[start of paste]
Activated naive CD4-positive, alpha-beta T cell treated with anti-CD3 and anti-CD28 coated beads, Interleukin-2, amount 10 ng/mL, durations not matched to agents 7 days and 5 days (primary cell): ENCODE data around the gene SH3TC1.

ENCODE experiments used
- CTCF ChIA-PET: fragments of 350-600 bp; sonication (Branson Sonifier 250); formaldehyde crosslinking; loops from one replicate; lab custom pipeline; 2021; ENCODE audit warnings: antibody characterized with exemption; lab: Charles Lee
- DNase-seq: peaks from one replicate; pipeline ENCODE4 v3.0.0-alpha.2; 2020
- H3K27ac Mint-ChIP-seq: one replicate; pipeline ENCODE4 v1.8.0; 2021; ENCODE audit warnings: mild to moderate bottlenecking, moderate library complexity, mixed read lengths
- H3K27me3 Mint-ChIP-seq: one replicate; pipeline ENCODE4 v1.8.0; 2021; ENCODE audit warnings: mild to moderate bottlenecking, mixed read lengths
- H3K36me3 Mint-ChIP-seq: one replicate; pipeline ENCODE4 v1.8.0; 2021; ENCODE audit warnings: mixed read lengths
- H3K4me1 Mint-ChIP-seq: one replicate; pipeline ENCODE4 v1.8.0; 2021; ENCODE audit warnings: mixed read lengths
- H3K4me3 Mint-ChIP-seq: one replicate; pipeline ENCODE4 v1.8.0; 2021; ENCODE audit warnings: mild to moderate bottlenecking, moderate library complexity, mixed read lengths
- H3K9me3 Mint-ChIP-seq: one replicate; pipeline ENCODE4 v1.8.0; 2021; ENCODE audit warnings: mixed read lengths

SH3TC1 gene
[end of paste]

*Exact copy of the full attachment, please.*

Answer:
Activated naive CD4-positive, alpha-beta T cell treated with anti-CD3 and anti-CD28 coated beads, Interleukin-2, amount 10 ng/mL, durations not matched to agents 7 days and 5 days (primary cell): ENCODE data around the gene SH3TC1.

ENCODE experiments used
- CTCF ChIA-PET: fragments of 350-600 bp; sonication (Branson Sonifier 250); formaldehyde crosslinking; loops from one replicate; lab custom pipeline; 2021; ENCODE audit warnings: antibody characterized with exemption; lab: Charles Lee
- DNase-seq: peaks from one replicate; pipeline ENCODE4 v3.0.0-alpha.2; 2020
- H3K27ac Mint-ChIP-seq: one replicate; pipeline ENCODE4 v1.8.0; 2021; ENCODE audit warnings: mild to moderate bottlenecking, moderate library complexity, mixed read lengths
- H3K27me3 Mint-ChIP-seq: one replicate; pipeline ENCODE4 v1.8.0; 2021; ENCODE audit warnings: mild to moderate bottlenecking, mixed read lengths
- H3K36me3 Mint-ChIP-seq: one replicate; pipeline ENCODE4 v1.8.0; 2021; ENCODE audit warnings: mixed read lengths
- H3K4me1 Mint-ChIP-seq: one replicate; pipeline ENCODE4 v1.8.0; 2021; ENCODE audit warnings: mixed read lengths
- H3K4me3 Mint-ChIP-seq: one replicate; pipeline ENCODE4 v1.8.0; 2021; ENCODE audit warnings: mild to moderate bottlenecking, moderate library complexity, mixed read lengths
- H3K9me3 Mint-ChIP-seq: one replicate; pipeline ENCODE4 v1.8.0; 2021; ENCODE audit warnings: mixed read lengths

SH3TC1 gene